The DA said that Numsa should take responsibility for the loss of life and destruction of property that has allegedly characterised its current industrial action at some plastic factories. Picture: Armand Hough / African News Agency (ANA)

Johannesburg - The Democratic Alliance (DA) on Thursday said that the National Union of Metalworkers of South Africa (Numsa) should take responsibility for the loss of life and destruction of property that has allegedly characterized its current industrial action at some plastic factories.

A security guard, Lesley Lekgalake Mphahlele, died on Tuesday after succumbing to his injuries, sustained after he was doused with petrol and set alight by violent protesters at Makulu Plastics in the East Rand, eKurhuleni.

Industrial areas that have been affected by the violence and intimidation include Isando, Spartan, Jet Park, Sebenza and Wadeville. In October, a factory in Ladybrand in the Free State, was burned down by striking workers.

The Plastics Converters Association (PCASA) has blamed Numsa for the violence resulting from the union's strike, but Numsa denied responsibility.

Michael Waters, DA deputy chief whip, said other victims of the strike violence have been injured and are on life support, and intimidation was rife.

"During the past three weeks, 10 attacks have taken place in the area, with more than 20 private vehicles torched and several trucks have been petrol bombed. The police have an obligation and duty to protect life and property and should be enforcing the law and arresting every individual who breaks the law," Waters said.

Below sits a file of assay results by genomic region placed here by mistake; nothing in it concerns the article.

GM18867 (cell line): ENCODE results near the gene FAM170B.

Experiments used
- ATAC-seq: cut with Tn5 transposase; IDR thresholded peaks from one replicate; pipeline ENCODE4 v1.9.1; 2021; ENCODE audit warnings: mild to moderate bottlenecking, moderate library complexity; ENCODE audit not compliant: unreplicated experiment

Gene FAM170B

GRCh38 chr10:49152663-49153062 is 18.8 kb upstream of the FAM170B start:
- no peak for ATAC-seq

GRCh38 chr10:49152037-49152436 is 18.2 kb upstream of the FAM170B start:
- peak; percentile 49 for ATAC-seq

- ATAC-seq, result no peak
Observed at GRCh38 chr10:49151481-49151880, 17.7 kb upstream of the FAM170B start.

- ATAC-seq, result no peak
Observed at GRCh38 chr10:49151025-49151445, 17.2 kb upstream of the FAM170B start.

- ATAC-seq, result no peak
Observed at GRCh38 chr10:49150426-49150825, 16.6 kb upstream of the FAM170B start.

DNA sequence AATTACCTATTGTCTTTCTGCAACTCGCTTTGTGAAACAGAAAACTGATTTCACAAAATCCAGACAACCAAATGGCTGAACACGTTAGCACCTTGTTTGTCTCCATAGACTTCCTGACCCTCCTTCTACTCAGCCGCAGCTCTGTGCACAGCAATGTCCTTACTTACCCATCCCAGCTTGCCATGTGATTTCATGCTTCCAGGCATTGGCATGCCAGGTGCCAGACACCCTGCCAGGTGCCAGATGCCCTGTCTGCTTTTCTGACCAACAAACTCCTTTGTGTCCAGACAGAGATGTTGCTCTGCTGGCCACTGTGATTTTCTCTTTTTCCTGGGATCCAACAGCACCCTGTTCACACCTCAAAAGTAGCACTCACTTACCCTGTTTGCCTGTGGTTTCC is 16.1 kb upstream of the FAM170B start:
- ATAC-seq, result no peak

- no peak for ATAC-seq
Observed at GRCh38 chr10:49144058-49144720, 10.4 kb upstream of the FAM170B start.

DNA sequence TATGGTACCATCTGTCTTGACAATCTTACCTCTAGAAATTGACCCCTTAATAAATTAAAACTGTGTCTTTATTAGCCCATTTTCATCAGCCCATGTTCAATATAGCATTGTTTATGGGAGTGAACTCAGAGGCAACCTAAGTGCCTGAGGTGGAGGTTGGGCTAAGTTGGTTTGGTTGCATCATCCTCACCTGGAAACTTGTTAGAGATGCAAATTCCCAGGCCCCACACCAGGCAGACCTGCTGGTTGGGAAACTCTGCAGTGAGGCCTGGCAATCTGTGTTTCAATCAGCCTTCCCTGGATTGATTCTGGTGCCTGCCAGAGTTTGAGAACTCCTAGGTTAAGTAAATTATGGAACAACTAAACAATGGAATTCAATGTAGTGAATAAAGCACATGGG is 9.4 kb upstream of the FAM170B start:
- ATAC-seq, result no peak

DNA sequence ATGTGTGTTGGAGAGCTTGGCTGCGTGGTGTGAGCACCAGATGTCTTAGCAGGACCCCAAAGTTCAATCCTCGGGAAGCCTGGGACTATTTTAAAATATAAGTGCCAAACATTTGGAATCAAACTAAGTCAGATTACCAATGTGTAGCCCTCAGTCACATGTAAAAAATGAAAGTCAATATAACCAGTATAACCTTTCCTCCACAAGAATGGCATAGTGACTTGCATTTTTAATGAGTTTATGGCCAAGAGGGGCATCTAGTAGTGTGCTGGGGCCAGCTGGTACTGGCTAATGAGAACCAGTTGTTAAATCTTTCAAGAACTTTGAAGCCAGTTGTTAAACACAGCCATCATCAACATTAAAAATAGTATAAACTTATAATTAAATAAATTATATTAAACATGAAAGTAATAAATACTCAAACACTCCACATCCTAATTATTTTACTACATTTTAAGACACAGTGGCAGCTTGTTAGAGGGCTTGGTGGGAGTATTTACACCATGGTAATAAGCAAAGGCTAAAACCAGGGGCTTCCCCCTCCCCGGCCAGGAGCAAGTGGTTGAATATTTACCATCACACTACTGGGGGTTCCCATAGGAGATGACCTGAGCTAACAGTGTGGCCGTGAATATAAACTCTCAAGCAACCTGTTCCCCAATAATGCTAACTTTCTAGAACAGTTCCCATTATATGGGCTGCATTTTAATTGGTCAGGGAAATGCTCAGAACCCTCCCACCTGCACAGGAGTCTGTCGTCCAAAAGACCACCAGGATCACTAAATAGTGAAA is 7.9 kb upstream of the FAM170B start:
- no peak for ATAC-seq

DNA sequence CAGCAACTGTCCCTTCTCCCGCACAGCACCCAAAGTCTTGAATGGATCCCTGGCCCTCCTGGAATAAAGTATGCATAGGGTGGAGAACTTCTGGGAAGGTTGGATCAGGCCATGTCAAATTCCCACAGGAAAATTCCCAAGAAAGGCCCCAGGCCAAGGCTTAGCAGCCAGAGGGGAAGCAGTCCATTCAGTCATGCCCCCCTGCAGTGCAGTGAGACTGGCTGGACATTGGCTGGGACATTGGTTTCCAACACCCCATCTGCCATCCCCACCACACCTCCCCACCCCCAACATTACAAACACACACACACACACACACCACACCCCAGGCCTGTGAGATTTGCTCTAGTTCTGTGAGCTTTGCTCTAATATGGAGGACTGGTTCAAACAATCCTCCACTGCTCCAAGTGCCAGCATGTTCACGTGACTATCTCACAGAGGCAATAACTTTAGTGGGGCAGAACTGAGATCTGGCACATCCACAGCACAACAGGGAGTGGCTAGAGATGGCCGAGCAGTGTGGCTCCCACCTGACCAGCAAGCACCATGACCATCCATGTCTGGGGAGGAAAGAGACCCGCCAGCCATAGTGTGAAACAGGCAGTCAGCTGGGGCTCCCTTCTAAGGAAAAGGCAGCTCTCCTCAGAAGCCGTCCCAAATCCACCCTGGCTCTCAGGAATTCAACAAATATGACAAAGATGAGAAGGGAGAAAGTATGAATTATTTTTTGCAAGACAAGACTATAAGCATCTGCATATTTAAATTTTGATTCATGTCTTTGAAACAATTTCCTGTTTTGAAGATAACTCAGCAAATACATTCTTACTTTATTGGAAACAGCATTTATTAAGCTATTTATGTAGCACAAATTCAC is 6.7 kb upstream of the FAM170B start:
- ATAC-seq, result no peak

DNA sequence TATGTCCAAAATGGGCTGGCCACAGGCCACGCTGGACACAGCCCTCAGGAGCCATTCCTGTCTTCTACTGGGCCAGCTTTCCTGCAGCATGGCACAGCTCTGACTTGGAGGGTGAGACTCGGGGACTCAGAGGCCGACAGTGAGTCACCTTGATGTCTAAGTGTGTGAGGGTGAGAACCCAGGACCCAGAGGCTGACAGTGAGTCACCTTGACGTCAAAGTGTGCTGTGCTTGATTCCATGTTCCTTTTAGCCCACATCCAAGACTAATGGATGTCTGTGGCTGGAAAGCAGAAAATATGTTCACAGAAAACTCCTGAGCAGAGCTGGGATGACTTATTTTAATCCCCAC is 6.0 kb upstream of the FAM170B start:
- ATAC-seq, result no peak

"A security guard has died from severe burns, another is on life support in ICU and another individual has had to have a finger amputated. Yet the South African Police Service (SAPS) has yet to make any arrests in connection with these crimes. We once again call for an honest and professional police service that is well-trained and well-resourced to adequately."

Waters said the Labour Relations Act allows for peaceful picketing, not violent picketing. He also said common law provides for vicarious liability, which allows union bosses to be held accountable if their members commit crimes while picketing.

"Numsa bosses have failed to condemn the murder, violence, intimidation and destruction of property nor have they insisted that their members abide by the law. The strike and mayhem is spreading, while the police appear to be powerless," Waters said.

"[Police] Minister Bheki Cele cannot sit on his hands while scenes resembling a warzone unfold. As the political head of the SAPS, he needs to show leadership."

Numsa members have been on a strike in the plastic industry for three months now demanding a 15 percent wage increase and the same treatment as engineering workers.

African News Agency (ANA)